Dateline Atlanta, SfN 2006: Hughlings Jackson vindicated again

Alvaro Pascual-Leone is so the man! Work in his lab on the plasticity of the brain’s response to sensory deprivation in blind and sighted participants has been ongoing for years, with amazing results.

Much of his work bears on the concept of unmasking, as postulated by the eminent Brtitish neurologist John Hughlings Jackson. 

Hughlings Jackson’s work was embedded in a framework of the brain as an organ with a primitive “early” core of functionality surrounded by later developed, more complex stuctures. His claim was that we could not observe the workings of more primitive brain areas as functions undertaken by more recently developed structures masked lower-level operations. Only with unmasking by brain damage could we see the primitive brain function. From, we can see these two rules named after Hughlings Jackson that establish this dictum:

Jackson’s law: Loss of mental functions due to disease retraces in reverse order its evolutionary development.

Jackson’s rule: After an epileptic attack, the nerve functions that are least developed are less affected and more rapidly recovered than the more complex ones.

Here’s the work in question (you can find the abstract on SfN’s website for the 2006 conference), by Amedi in Pascual-Leone’s lab: “Highly transient activation of primary visual cortex (V1) for tactile processing in sighted following 5 days of blindfolding” — A. AMEDI, J. CAMPRODON, L. MERABET, F. BERMPOHL, E. HALIGAN, N. BASS-PITSKEL, I. RONEN, D. KIM, A. PASCUAL-LEONE 

So, what did these authors find? When participants came into the lab they were securely blindfolded. They were given extensive tactile tasks (called the TOR tasks, for Tactile Object Recognition). Initially (Day 1), there was strong Lateral Occipital activation (LOC/LOtv) on fMRI in these people in the TOR tasks. Amir Amedi has reported this finding before.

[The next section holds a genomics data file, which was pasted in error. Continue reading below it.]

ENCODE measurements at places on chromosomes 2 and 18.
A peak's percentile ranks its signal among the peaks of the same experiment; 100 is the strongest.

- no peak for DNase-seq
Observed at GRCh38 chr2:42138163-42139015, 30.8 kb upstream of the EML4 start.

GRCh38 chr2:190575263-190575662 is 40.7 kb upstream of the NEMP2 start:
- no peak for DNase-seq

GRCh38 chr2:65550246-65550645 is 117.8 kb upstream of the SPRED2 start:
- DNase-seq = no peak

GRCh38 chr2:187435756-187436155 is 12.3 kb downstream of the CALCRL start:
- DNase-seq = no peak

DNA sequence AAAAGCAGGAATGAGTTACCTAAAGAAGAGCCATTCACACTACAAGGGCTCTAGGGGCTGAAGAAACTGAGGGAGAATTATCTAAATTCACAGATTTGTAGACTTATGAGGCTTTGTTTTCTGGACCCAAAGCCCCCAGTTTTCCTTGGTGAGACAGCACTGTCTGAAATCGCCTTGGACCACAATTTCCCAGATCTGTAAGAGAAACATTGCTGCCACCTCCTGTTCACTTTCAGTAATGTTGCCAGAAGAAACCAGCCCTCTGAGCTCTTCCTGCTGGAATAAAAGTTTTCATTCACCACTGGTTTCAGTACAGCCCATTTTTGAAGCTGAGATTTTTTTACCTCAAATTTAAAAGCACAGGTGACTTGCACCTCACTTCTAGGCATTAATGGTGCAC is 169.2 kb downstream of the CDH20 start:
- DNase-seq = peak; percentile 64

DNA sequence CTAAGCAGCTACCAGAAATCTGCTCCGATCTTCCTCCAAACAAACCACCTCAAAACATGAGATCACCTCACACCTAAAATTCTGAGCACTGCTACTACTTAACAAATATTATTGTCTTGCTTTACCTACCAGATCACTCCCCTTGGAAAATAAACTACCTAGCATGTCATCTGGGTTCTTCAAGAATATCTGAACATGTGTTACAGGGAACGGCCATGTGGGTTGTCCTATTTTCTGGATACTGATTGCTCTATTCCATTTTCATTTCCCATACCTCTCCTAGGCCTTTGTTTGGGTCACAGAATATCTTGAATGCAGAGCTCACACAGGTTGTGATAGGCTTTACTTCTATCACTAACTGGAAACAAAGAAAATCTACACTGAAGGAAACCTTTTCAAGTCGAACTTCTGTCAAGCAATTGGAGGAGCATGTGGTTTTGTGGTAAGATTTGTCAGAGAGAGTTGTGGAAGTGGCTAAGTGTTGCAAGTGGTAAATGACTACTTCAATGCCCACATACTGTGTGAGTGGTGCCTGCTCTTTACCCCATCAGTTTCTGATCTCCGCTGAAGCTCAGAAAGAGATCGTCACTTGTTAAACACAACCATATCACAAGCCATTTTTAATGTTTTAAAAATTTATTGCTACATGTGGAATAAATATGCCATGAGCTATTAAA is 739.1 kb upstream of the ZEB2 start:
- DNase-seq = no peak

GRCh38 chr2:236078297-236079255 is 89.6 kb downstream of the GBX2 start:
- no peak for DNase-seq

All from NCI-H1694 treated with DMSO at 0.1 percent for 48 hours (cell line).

Crucially, there was no activation of V1 (primary visual cortex) in these tactile object recognition tasks. By Day 5, after extensive training, V1 showed activation with performance of the tactile object recognition tasks in the scanner. The V1 activation started to diminish almost immediately upon removal of the blindfold and was completely gone 2 days later.

Criticisms that V1 activation after blindfolding and subsequent performance benefit on tactile tasks is epiphenomenal, and thus not required for performance of the tactile tasks (so, saying V1 activation is an imagery component to the tasks, for example), are rendered moot by Cohen’s work with blind participants and Pascual-Leone’s earlier work in which deactivating V1 with Transcranial Magnetic Stimulation disrupts newly developed skill in Braille reading.